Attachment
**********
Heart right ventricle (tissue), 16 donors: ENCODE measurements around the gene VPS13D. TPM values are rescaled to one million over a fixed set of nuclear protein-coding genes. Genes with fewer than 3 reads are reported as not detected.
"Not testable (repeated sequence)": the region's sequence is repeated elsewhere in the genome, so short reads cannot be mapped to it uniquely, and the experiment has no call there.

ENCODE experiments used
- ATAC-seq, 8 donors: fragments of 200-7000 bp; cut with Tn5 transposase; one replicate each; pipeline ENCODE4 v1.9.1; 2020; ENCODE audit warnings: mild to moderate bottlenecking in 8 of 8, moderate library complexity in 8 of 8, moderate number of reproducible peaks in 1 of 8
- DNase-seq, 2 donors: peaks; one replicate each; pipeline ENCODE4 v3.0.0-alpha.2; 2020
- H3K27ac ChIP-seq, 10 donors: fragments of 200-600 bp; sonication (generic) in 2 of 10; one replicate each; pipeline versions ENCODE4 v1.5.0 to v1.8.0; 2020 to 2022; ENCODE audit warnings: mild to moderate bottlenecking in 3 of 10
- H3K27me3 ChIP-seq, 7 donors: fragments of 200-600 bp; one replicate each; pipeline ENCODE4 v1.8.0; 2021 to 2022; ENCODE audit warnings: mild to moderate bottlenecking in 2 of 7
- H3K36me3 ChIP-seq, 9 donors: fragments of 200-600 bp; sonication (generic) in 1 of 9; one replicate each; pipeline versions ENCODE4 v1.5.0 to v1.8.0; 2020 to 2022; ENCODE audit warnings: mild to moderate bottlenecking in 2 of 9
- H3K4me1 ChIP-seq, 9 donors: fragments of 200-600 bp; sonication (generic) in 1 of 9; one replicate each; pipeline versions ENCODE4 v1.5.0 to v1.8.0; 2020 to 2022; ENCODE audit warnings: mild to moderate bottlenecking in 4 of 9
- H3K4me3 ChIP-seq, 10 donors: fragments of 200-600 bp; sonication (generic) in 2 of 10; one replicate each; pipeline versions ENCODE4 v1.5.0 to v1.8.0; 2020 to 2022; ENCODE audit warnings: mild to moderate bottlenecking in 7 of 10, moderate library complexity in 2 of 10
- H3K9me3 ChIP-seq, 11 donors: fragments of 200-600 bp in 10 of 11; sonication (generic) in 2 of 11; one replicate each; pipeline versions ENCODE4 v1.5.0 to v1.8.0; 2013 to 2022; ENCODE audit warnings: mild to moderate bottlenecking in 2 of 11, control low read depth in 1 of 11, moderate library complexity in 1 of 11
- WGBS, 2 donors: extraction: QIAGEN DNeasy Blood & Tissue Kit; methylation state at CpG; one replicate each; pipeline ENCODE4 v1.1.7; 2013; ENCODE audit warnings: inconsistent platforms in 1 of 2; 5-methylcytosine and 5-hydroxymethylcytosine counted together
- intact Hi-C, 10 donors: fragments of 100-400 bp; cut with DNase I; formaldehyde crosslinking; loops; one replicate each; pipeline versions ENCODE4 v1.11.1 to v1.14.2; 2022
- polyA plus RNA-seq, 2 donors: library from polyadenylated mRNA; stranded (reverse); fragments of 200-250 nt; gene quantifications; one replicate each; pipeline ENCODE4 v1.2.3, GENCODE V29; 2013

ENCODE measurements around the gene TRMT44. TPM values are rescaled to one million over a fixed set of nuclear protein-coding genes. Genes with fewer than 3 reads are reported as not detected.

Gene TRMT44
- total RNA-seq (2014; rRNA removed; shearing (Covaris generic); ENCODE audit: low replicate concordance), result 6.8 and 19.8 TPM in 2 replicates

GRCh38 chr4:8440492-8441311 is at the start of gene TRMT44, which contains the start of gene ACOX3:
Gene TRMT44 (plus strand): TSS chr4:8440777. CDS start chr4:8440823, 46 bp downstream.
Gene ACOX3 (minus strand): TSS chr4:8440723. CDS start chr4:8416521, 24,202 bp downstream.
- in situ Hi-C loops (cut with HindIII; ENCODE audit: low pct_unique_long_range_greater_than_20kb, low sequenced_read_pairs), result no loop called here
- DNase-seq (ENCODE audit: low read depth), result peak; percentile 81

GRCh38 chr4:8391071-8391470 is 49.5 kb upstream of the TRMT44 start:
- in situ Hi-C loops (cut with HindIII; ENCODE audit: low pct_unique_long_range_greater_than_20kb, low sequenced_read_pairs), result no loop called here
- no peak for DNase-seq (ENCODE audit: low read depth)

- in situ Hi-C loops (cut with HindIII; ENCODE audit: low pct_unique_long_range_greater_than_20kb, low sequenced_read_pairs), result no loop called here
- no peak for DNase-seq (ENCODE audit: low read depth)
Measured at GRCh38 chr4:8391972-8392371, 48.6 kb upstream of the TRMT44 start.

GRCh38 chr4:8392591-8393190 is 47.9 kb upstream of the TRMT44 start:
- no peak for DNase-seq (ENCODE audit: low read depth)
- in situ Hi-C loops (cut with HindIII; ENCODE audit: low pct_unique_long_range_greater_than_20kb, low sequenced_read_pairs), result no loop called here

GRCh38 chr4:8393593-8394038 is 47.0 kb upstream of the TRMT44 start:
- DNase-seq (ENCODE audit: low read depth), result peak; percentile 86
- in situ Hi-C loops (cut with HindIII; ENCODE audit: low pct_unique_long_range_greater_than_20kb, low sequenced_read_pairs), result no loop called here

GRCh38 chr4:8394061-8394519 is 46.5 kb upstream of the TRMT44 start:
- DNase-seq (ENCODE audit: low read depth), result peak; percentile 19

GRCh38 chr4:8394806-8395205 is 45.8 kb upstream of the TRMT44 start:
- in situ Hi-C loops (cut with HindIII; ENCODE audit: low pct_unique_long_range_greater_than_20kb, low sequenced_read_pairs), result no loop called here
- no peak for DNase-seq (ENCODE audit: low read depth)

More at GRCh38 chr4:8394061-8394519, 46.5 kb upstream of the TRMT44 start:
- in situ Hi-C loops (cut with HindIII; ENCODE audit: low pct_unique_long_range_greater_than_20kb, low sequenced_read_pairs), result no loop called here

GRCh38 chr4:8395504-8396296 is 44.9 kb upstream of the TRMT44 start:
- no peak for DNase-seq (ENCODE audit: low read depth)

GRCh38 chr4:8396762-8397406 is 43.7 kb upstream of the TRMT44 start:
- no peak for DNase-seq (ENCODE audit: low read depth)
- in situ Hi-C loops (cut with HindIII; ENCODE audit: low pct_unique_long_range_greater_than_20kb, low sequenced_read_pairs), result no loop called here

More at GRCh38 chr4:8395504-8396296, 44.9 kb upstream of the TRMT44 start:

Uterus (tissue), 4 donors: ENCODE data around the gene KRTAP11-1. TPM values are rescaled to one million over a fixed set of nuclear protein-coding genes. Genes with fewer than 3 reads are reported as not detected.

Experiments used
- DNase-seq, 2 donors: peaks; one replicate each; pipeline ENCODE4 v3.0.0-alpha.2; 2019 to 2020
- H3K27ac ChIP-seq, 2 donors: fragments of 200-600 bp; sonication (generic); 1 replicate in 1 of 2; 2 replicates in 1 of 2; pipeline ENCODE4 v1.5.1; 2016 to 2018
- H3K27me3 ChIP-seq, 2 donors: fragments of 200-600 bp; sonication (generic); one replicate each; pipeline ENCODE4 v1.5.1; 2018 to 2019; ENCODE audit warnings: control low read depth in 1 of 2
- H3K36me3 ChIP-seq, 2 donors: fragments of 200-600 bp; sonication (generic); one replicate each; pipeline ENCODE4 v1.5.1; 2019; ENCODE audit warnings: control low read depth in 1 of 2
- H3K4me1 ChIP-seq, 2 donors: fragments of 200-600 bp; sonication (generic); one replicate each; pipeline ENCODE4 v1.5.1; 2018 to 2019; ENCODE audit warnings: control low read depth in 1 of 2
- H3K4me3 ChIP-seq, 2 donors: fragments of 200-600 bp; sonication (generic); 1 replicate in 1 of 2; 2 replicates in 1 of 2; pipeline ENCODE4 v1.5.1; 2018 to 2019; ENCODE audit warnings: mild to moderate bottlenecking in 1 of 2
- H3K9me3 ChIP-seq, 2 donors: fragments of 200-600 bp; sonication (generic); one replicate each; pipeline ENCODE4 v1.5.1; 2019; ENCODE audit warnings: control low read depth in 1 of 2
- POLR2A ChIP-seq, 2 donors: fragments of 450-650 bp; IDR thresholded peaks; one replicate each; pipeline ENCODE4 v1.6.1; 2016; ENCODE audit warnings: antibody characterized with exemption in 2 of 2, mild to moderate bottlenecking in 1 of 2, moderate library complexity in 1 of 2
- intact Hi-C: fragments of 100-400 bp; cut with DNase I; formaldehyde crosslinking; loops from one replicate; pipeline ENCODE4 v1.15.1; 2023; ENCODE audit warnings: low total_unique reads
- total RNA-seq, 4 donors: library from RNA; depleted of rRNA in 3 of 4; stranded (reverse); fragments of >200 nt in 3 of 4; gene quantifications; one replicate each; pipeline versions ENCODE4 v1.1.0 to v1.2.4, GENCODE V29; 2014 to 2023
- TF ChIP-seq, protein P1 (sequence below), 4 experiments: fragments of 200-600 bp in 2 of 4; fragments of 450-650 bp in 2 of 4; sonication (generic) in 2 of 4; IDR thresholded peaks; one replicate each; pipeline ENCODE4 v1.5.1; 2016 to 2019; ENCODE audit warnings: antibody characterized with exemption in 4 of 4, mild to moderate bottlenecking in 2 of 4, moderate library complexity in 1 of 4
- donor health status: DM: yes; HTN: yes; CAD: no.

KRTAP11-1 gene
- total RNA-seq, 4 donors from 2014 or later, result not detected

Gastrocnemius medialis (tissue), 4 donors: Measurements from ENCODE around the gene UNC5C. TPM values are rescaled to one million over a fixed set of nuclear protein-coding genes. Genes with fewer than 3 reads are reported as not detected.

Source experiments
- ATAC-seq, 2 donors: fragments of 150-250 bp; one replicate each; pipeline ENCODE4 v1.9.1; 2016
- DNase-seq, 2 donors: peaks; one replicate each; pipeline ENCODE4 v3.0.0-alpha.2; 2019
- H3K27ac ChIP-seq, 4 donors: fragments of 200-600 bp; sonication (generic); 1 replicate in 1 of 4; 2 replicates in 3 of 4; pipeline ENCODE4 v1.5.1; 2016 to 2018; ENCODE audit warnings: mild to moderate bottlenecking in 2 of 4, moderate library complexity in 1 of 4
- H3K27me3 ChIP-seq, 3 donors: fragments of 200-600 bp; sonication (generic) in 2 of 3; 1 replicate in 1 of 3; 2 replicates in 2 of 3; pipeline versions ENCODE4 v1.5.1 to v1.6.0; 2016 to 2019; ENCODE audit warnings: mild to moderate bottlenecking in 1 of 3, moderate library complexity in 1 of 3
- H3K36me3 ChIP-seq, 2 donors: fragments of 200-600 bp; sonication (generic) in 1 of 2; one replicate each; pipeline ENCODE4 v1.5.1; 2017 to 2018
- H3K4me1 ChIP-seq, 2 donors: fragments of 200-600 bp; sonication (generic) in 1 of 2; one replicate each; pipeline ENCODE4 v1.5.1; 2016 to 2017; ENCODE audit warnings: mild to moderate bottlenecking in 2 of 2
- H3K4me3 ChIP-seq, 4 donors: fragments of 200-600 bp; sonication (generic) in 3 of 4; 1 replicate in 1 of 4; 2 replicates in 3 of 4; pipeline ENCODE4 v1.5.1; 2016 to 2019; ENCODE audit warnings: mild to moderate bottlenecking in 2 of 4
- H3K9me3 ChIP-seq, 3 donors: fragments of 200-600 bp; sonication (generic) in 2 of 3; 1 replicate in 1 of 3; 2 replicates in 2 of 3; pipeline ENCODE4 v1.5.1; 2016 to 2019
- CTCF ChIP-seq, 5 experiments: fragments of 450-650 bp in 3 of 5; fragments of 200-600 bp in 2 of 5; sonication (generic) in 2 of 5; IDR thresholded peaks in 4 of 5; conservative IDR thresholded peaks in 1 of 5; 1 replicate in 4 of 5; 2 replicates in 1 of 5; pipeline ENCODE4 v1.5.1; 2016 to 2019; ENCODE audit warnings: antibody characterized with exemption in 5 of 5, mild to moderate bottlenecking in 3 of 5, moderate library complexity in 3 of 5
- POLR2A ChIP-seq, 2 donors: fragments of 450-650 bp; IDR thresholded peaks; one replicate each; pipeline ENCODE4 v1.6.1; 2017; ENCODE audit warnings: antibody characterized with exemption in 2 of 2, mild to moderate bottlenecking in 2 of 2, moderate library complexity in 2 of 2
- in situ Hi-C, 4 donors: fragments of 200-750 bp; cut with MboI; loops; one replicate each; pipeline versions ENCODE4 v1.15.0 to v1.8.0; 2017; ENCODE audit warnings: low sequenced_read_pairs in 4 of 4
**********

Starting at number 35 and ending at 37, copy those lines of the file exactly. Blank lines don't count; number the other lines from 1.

GRCh38 chr4:8394061-8394519 is 46.5 kb upstream of the TRMT44 start:
- DNase-seq (ENCODE audit: low read depth), result peak; percentile 19

GRCh38 chr4:8394806-8395205 is 45.8 kb upstream of the TRMT44 start: